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The Aircrew Association Archive Trust dissolved as a charity on 30 June 2020.

Nevertheless, the ACA Archive at the Yorkshire Air Museum at Elvington will endure and continues to welcome contributions.

The Archive exists to record memories and memorabilia of military aircrew and to make sure that key material is carefully preserved and available for research and display.

Please think carefully before discarding any relevant material and consider offering it to the Trust.

See the Trust page for details of how to make contact with the ACA Archivist, who will be delighted to assist.

The Last Project Propeller June 2022

by Nick Glover, a member of Woking Branch ACA and a flying instructor with Aerobility at Blackbushe

Sunday 19th June 2022 dawned a little cloudy, a little hazy, and a little windy. Just about flyable for the last ever meeting of WW2 Aircrew Veterans organised by the charity Project Propeller.

Volunteer pilots like me provide their time and an aeroplane to fly as many veterans as possible from all over the country to a central airfield where they get together for a few hours, then we fly them home again in the afternoon. Ten years ago we mustered around 120 light aeroplanes bringing several hundred veterans together. This year we needed 66 aeroplanes, hence the decision to make it the final meeting.

This last meeting was to be at Wolverhampton Halfpenny Green airfield, a venue very little changed in the last 80 years.

PP Manager Graham Cowie introduced me to John Cooper, a pilot who had trained in the USA, and on return converted to Wellingtons then Lancasters. He remained in the RAF after the war continuing to fly on Lincolns, and eventually became an instructor and IR instructor/examiner. I was immediately on my mettle in such elevated company, and that old feeling we get on check flights came flooding back. I needn't have worried. John was  polite and self deprecating, and it was a pleasure to be in his company.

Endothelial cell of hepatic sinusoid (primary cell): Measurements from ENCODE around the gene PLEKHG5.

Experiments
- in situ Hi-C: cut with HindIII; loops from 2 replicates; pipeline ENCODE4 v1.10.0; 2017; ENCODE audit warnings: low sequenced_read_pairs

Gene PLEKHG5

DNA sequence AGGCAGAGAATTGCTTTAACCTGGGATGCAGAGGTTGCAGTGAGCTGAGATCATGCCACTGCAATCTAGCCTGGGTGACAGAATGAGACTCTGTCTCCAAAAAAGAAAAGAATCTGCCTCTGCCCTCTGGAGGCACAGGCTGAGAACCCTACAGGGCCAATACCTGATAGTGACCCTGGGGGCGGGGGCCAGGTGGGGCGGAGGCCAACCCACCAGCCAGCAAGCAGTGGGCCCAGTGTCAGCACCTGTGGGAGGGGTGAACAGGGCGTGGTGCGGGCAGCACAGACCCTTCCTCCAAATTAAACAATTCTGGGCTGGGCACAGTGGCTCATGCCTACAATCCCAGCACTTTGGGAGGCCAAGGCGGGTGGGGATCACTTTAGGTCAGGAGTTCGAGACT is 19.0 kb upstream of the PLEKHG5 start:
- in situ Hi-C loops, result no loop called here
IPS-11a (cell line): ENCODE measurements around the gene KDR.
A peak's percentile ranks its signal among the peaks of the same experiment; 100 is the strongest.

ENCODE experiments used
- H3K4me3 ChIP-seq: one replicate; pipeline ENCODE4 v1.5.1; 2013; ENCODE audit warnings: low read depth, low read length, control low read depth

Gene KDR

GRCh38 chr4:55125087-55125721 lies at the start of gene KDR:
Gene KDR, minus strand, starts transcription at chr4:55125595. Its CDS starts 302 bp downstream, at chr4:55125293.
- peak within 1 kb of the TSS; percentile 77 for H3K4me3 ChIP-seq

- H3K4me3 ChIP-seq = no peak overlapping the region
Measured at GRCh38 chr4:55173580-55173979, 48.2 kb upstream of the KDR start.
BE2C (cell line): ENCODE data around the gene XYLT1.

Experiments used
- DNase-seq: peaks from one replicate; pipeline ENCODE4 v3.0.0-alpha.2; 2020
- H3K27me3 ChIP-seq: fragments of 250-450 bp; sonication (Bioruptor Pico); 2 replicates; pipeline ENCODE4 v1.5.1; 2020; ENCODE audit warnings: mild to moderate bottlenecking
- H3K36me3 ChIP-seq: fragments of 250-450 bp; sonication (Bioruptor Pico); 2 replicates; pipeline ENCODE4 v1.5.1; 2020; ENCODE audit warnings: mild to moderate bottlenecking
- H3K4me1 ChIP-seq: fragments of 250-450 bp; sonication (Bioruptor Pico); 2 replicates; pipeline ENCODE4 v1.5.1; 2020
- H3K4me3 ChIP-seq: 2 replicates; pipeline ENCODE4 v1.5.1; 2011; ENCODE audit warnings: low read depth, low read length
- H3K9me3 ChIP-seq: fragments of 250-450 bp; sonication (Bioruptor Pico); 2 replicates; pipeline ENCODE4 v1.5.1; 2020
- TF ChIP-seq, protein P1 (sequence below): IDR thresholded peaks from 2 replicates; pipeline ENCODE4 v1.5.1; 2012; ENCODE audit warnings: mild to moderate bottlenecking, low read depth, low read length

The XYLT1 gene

We took off from Blackbushe at 1015 and initially set course for Brize Norton to transit their overhead. I avoided the problem of demonstrating my inferior skills by handing the aeroplane to John, who took it with great relish, and proceeded, with all of his 98 years, to show how an aeroplane should be flown.

Things got quite lively at Halfpenny Green with so many aeroplanes arriving together. One pilot clearly hadn't read the briefing notes and he ignored the briefed radio procedures, speeds, headings and reporting points, which kept the rest of us on our toes. At this point I took control, only because, in the event of a mishap, I could honestly say on the inevitable paperwork that "I" was flying the aeroplane.

The meeting went very well, and John met up with several old colleagues, and also the daughter of his regular rear gunner. Food and entertainment was provided and there was a great atmosphere as veterans caught up with old friends.

There were several aeroplanes on display, including a spitfire and Avro Anson. At two o'clock there was a short display by the Battle of Britain Memorial Flight Hurricane.

Departure in the afternoon was much easier as aircraft just took off and set course home.

On transit at Brize Norton the controller wanted to know why so many aeroplanes were from Halfpenny Green. On explanation he wished my veteran well.

For me it was a privilege and a pleasure to take part in the last meeting. I formed a friendship with John and have had several outings with him since. If I'm lucky enough to reach John's age I hope I have the enthusiasm for life that he still has.